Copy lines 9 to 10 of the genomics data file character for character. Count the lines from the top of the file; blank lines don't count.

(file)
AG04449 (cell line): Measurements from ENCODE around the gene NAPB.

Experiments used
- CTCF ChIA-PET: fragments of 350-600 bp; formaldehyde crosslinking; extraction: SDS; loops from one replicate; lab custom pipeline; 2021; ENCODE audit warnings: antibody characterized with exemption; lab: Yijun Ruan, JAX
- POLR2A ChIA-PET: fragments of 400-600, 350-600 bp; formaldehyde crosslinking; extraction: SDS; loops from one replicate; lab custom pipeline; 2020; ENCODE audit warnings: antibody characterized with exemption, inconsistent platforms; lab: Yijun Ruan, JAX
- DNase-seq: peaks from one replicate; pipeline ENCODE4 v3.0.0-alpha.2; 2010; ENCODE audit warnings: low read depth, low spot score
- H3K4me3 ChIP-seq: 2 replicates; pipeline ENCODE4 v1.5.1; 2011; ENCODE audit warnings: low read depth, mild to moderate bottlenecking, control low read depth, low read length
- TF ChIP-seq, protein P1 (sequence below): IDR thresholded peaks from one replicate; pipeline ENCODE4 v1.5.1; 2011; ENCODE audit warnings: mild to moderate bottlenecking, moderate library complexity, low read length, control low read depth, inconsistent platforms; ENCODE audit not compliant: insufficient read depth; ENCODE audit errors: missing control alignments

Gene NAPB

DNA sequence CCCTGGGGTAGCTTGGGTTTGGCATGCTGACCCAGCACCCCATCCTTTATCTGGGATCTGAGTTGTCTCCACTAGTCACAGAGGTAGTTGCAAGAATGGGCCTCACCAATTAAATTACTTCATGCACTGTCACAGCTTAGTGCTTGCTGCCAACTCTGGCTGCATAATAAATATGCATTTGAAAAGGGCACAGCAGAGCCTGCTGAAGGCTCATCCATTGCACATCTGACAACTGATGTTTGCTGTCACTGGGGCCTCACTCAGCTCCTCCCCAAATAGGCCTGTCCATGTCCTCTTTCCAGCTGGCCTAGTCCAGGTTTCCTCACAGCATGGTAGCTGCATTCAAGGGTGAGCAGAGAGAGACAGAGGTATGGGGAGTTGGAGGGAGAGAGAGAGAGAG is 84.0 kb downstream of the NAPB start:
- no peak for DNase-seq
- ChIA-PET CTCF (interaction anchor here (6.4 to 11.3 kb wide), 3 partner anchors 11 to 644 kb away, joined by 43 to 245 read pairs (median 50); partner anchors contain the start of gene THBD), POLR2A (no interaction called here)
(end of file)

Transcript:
DNA sequence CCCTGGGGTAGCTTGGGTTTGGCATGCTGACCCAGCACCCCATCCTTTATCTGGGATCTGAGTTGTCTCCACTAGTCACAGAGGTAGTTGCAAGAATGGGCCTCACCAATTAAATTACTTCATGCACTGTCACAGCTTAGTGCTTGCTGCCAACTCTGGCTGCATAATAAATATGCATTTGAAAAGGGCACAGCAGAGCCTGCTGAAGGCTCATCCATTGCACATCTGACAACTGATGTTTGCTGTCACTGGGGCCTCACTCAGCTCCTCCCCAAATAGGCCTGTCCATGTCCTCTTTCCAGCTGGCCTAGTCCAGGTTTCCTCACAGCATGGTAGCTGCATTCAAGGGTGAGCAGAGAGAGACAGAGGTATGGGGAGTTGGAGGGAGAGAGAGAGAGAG is 84.0 kb downstream of the NAPB start:
- no peak for DNase-seq